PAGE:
CORR Insights®: Backside Wear Is Not Dependent on the Acetabular Socket Design in Crosslinked Polyethylene Liners
Where Are We Now?
The interface between the liner and the metallic acetabular shell of a THA is a potential source of polyethylene (PE) particles, in a process called backside wear. Its role in periprosthetic osteolysis is not as well established as those of the bearing surface. Although a high frequency of retroacetabular osteolysis and poor survivorship have been reported with uncemented implants in certain modular cup designs , no correlation could be established between backside damage scores and acetabular or femoral osteolysis . Highly crosslinked PE (HXLPE) for THA has been shown to decrease wear of the articular surface at 10 years and more in many studies, but the study here by Bali et al. is interesting because it looked carefully at backside wear. This group analyzed the backside surface of 233 retrieved acetabular conventional (CPE) and HXLPE liners from two different socket designs. HXLPE liners exhibited higher resistance to backside changes compared to CPE, including in the liner group from shells with a roughened inner surface and a suboptimal locking mechanism.
The work by Bali et al. reports innovative clinical data, showing that backside surface damage could be dramatically improved in HXLPE liners. The lack of control and heterogeneous times of implantation represent the main limitations of the study. Also, no quantitative evaluation of PE wear and osteolysis was performed, making impossible to define an osteolytic threshold related to backside wear. However, the current data support the possibility of an isolated liner revision using a HXLPE insert where a well-fixed socket might be retained.
Where Do We Need To Go?
The long-term success of a THA is dependent on the reduction of periprosthetic osteolysis due to particulate wear debris. The paper by Bali and colleagues accords with the general finding that HXLPE offers greater performance to mechanical degradation, including from the nonbearing (backside) surface. However, some important questions remain. First, the nature of backside wear is not fully understood. Numerous parameters, such as the particle size, the mode of diffusion of the particles from the interface to the surrounding joint, the role of mechanical factors, and the influence of material oxidation have not been as well investigated on the backside as for the bearing surface. As importantly, the magnitude of wear from the backside surface remains controversial and needs clarification. Using a finite-element model, Kurtz et al.  reported that backside wear was at least three orders of magnitude less than bearing surface rates. Conversely, Krieg et al.  found that backside volumetric change could be at least 10 times larger in a retrieval analysis using a stereomicroscopic technique. Ultimately, we would like to know whether nonbearing surface wear is an important cause of aseptic loosening. Weiss et al.  analyzed data from the Swedish Arthroplasty Register and found no superiority of monoblock cups—where backside wear is virtually eliminated—compared to modular cups, in terms of risk of revision for aseptic loosening. If this is the case, then perhaps modern locking mechanisms have rendered this topic less important, but we need more data before we can reach this conclusion.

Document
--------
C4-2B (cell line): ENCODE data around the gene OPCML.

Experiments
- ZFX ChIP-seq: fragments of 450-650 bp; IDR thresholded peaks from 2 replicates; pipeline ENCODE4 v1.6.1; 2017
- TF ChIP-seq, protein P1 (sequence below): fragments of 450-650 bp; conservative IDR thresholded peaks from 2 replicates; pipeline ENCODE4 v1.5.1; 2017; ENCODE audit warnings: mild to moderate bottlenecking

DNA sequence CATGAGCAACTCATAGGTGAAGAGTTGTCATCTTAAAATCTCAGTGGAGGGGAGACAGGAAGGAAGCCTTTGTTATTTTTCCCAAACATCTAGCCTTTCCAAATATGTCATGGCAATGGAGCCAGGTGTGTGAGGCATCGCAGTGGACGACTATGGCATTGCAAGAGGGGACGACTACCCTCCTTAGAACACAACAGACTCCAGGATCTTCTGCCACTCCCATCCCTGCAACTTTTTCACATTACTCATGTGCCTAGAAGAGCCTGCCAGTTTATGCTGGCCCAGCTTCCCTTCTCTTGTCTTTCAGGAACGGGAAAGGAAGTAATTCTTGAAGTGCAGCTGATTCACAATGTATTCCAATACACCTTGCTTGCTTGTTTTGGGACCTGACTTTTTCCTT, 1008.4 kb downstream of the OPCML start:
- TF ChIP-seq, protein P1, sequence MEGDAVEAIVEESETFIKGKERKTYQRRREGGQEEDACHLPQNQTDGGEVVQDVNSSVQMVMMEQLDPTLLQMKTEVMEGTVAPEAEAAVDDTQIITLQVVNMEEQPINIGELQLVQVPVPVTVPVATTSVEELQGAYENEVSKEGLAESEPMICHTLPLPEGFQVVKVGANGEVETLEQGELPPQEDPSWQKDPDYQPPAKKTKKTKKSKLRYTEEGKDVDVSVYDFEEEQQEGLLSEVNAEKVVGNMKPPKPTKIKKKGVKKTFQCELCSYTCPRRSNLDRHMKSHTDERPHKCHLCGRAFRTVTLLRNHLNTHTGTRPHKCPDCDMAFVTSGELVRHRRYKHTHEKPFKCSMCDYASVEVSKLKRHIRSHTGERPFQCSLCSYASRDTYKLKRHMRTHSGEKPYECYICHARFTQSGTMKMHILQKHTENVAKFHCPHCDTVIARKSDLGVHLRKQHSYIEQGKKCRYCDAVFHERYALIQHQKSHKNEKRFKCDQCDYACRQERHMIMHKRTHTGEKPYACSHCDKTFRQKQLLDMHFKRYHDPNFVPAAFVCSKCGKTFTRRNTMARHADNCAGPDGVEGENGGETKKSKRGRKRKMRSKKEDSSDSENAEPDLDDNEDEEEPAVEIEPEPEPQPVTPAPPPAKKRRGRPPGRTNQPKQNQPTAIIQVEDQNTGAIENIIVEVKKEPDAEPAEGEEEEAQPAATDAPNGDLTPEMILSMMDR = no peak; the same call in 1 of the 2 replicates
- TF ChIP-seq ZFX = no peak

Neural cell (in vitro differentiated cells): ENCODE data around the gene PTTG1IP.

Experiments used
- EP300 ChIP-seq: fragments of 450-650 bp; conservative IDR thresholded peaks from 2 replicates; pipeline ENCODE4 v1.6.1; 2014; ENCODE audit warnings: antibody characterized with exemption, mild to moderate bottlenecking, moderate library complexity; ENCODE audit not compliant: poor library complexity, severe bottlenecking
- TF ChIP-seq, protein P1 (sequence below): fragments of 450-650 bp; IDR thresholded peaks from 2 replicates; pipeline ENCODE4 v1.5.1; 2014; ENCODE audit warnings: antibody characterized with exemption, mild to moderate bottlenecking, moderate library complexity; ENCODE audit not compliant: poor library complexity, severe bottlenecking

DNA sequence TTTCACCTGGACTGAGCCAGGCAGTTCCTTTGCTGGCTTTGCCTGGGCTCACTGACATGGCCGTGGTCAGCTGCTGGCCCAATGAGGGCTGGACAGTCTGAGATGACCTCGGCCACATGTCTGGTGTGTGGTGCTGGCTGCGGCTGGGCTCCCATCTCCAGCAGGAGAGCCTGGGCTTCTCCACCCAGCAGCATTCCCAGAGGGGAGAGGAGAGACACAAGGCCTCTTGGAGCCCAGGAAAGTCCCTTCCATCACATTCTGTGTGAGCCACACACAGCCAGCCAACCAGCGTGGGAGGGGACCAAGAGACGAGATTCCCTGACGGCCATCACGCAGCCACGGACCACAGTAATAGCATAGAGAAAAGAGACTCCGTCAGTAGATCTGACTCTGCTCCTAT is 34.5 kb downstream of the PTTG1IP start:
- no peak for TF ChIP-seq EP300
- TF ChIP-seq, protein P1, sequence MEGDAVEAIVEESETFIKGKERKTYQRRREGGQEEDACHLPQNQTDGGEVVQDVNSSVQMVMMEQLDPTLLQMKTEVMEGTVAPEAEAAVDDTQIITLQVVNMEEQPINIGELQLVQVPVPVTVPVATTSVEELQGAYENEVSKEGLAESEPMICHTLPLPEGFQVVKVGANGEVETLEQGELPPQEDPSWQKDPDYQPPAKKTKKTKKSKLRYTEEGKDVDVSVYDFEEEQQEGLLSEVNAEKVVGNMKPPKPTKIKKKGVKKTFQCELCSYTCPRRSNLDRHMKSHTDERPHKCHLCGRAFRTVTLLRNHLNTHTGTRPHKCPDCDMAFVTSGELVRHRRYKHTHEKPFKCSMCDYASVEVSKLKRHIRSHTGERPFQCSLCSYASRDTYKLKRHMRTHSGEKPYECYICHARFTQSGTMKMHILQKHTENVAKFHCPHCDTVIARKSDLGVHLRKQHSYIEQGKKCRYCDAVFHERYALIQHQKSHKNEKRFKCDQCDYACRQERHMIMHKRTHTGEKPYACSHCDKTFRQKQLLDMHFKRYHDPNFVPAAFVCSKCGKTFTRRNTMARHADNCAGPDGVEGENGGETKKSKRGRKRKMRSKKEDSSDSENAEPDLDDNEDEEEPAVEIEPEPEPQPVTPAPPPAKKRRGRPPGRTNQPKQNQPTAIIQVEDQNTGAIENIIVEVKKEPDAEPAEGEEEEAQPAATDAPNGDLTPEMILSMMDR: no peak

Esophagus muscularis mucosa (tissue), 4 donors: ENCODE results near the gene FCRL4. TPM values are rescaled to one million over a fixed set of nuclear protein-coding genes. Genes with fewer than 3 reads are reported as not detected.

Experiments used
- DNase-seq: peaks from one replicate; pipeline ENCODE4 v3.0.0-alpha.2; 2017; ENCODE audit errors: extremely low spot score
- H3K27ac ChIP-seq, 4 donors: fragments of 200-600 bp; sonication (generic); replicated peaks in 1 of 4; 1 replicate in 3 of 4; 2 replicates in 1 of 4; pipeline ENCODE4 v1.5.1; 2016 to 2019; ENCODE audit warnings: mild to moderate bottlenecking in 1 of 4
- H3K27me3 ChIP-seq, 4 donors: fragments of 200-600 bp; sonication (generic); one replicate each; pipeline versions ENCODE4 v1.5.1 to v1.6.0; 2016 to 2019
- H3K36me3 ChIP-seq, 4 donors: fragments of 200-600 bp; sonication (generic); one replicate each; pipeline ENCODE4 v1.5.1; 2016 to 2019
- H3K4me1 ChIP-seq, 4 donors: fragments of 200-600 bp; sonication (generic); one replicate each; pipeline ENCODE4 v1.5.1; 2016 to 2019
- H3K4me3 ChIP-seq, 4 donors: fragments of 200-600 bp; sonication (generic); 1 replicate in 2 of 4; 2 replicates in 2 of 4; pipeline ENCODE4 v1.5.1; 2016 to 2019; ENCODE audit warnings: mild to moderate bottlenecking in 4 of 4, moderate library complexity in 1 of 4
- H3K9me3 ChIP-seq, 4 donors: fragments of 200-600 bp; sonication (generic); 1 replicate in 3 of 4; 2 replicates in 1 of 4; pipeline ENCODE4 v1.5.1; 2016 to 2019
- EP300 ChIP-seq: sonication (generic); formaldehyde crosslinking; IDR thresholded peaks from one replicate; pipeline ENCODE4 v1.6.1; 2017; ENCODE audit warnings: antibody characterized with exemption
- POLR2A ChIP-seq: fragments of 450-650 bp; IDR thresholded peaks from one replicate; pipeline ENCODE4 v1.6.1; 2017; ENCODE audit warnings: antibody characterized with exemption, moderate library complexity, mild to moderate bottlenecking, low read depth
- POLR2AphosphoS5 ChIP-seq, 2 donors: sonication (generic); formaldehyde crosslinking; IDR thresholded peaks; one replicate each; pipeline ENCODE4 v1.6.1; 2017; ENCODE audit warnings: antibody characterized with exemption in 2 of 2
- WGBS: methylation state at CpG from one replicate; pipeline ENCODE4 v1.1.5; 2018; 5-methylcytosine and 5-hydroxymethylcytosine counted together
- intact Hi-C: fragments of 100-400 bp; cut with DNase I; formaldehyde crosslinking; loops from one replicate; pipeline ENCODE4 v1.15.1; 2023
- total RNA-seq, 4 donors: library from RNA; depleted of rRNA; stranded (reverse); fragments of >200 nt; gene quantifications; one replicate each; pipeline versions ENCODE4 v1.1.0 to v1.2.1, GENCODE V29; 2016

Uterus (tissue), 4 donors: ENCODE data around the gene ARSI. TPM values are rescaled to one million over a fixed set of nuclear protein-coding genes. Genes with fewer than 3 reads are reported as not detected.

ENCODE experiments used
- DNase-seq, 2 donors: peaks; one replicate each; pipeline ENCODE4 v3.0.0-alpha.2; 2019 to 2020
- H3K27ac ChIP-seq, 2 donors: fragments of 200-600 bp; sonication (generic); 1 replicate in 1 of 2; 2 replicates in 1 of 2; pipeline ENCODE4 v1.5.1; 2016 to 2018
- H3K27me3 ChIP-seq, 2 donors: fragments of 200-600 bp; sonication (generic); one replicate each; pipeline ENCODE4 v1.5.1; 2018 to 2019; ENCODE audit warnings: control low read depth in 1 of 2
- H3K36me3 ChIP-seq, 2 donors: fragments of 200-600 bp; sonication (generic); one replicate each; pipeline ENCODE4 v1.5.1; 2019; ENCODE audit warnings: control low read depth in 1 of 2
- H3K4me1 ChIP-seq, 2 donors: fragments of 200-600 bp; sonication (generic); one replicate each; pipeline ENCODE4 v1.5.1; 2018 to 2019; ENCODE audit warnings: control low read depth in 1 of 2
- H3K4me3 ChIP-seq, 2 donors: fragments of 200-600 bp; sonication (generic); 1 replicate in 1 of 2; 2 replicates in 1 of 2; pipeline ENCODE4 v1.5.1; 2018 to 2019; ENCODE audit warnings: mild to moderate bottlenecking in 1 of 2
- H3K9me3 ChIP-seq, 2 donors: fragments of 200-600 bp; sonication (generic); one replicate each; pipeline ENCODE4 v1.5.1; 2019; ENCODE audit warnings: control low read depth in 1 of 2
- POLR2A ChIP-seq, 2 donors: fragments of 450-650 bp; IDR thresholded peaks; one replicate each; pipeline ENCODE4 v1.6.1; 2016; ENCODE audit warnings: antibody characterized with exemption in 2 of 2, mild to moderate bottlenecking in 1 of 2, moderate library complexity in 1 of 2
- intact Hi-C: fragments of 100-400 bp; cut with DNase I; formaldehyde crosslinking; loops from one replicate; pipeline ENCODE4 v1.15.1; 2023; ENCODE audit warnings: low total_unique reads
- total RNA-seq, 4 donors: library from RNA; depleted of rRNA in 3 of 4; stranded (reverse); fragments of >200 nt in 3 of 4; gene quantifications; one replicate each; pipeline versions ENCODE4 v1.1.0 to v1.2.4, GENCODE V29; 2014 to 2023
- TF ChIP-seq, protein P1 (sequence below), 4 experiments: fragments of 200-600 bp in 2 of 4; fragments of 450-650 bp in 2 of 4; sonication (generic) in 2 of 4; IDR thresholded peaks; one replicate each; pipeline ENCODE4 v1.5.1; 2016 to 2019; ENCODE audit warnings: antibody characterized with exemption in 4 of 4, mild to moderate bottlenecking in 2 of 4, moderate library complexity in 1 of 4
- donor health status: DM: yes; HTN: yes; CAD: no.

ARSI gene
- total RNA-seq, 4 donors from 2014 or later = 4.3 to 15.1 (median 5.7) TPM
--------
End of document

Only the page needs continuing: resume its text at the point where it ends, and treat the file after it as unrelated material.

How Do We Get There?
Exploring the characteristics of backside wear of HXLPE liners and its consequences on the periprosthetic environment require both experimental and retrieval studies. This mode of wear is difficult to model in a hip simulator, which probably led to the disagreement among some reports published thus far. For instance, in vitro studies  failed to reproduce the favorable role of polishing of the inner surface of modular sockets, in contrast to the current and other retrieval analyses [1, 7]. In my opinion, we need more comprehensive models of nonbearing surface damage in THA, combined with precise methods of surface wear measurements. Conditt et al.  proposed a quantitative method to estimate the volume removed from the backside surface of PE tibial inserts based on a scanning electron microscopy combined with a laser surface profilometer. Interestingly, these authors highlighted the predominant role of wear over creep or cold flow in the material backside volume lost. This technique could help to improve our understanding of backside wear in acetabular inserts.
Since there is no method to evaluate backside wear in situ, the potential reduction of backside damage in HXLPE liners necessarily will be determined from retrieval analyses. In parallel, the corresponding incidence of osteolysis will be determined from close monitoring of THAs. This should include randomized clinical trials, meta-analysis and joint registries. Ideally, a precise evaluation of osteolysis, as provided by CT scan, should be performed in clinical trials. Continued longer-term studies are warranted to confirm crosslinking technology will reduce, if not eradicate, all potential sources of wear debris and, ultimately, aseptic loosening.